Anyway, it might not seem like progress at first and we could certainly have hoped for more but the reality is the end of STS is the closest thing to progress we've seen since Challenger blew up and the DoD was finally released from the requirements to use the STS. While it was tragic that people lost their lives the Challenger accident saved the US space program by allowing sane launch platforms to once again be developed for both national security and commercial interests. STS should have ended then, the tragedy is that it bled the space industry for another 25 years. Good riddance, our adversaries and competitors couldn't have done anything worse to us through sabotage than we did ourselves by dragging a bad idea along for so long.

  • Re:A sad day (Score:5, Insightful)

    by Chardansearavitriol (1946886) on Saturday July 09, 2011 @01:19PM (#36706202)
    While technicly true in every regard, you do what I and so many other sciency folks do: You leave humanity out of the equation. While i am in every way in favor of expanding probes/robotic systems, the fact of the matter is...Thats a whole lot of space. And this planet isnt. And there are other planets. We NEED to land on another planet, a human needs to set foot on it. Theres only one planet thats feasible for, and thats Mars. We simply cant survive on any other. BUT. If we do get someone on mars, a real person, I guarantee you interest in space exploration will skyrocket (God that was a lame pun. I apologize.) I am not gonna make a prediction of when we should do it, or how we should go about it. And I am in total agreement of the importance of unmanned exploration. But the human spirit, Demands to see the sun rise on another world. Live, with our own eyes. Mars is the only place we can do that in any resaonable time frame. It should take secondary importance to our major unammed exploraiton, but it is a necessary event. We need to. It would represent something far bigger than all that has come before it. And thats the sort of thing that gets funding.
  • Re:A sad day (Score:4, Insightful)

    by hedwards (940851) on Sunday July 10, 2011 @10:46AM (#36711756)

    I disagree, for some things like going to Mars it makes far more sense to send a machine to do that. But most of the work that's being done on the ISS and was being done onboard the shuttles was far better than what you'd be doing with machines. If it really were that easy to do science with machines, then why precisely hasn't most lab science been turned over to machines at this point? Given the toxic and or infectious materials that are routinely involved with lab work, robots should be doing it. The main reason that they aren't doing it is that machines are still nowhere near as capable of conducting experiments as humans are.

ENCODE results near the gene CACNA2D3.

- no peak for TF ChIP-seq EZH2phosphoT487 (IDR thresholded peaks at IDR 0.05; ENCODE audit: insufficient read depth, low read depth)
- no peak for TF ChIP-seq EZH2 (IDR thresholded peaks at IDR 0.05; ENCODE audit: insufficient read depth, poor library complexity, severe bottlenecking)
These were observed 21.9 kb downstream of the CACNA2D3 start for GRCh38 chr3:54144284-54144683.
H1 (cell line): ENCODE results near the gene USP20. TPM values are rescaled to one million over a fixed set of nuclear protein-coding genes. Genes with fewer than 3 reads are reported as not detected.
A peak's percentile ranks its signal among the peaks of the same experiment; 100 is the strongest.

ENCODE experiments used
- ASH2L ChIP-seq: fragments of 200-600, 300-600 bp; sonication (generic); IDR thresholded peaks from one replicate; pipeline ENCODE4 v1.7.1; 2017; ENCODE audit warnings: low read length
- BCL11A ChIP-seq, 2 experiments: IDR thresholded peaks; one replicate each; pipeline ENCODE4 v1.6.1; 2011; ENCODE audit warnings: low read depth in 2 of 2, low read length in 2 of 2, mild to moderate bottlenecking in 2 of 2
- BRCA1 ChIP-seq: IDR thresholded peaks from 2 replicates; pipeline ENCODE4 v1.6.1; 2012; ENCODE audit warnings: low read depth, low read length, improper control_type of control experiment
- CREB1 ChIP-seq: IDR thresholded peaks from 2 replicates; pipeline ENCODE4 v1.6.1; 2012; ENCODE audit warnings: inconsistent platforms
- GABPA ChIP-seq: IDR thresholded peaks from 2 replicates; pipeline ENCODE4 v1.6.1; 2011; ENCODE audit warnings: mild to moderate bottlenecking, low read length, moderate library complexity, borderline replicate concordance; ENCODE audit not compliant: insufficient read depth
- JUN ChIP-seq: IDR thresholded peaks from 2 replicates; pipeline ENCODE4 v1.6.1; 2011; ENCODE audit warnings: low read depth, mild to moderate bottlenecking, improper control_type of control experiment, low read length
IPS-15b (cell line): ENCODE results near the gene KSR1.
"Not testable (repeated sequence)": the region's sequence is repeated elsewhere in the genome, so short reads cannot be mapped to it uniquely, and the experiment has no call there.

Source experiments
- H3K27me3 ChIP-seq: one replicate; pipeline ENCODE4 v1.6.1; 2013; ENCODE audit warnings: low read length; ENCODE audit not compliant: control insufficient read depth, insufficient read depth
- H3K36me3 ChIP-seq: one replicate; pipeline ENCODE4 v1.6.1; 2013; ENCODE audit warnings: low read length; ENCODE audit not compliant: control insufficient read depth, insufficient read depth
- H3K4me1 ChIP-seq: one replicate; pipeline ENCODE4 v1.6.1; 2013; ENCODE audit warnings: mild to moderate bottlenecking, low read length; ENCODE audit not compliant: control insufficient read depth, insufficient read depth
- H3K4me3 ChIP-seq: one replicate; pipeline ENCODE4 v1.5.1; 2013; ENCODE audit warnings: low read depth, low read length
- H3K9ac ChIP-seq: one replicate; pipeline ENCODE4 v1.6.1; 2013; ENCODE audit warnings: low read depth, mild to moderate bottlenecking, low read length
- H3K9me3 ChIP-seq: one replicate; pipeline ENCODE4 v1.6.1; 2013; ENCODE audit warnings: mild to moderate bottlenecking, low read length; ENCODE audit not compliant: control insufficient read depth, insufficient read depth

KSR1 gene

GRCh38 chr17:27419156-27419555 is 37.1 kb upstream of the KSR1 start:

You just lose out on way too much going that route. Sure you get a result that's free of mistakes and readily repeatable, but you also lose out on the mishaps that occasionally warp us forward or the insight into why we're doing something in a particular way.

  • by SuperKendall (25149) on Sunday July 10, 2011 @04:44PM (#36714594)

    Now the US doesn't even have the capability to put a man in space.

    That is so not true. SpaceX is readying the next crew vehicle.

    We are going from being a nation that can only have one monolithic government entity send people into space, to one where ANYONE can send a man into space if they desire to form a company and build a launch vehicle. No more astronauts only and handful of selected special guests, this is the start of the real vision of space brought to life where eventually ANYONE can go.

  • Other (Score:2, Insightful)

    by Anonymous Coward on Sunday July 10, 2011 @11:48PM (#36717170)

    I knew about it.
    I looked at pictures and read articles about it.

"Consequences, Schmonsequences, as long as I'm rich." -- "Ali Baba Bunny" [1957, Chuck Jones]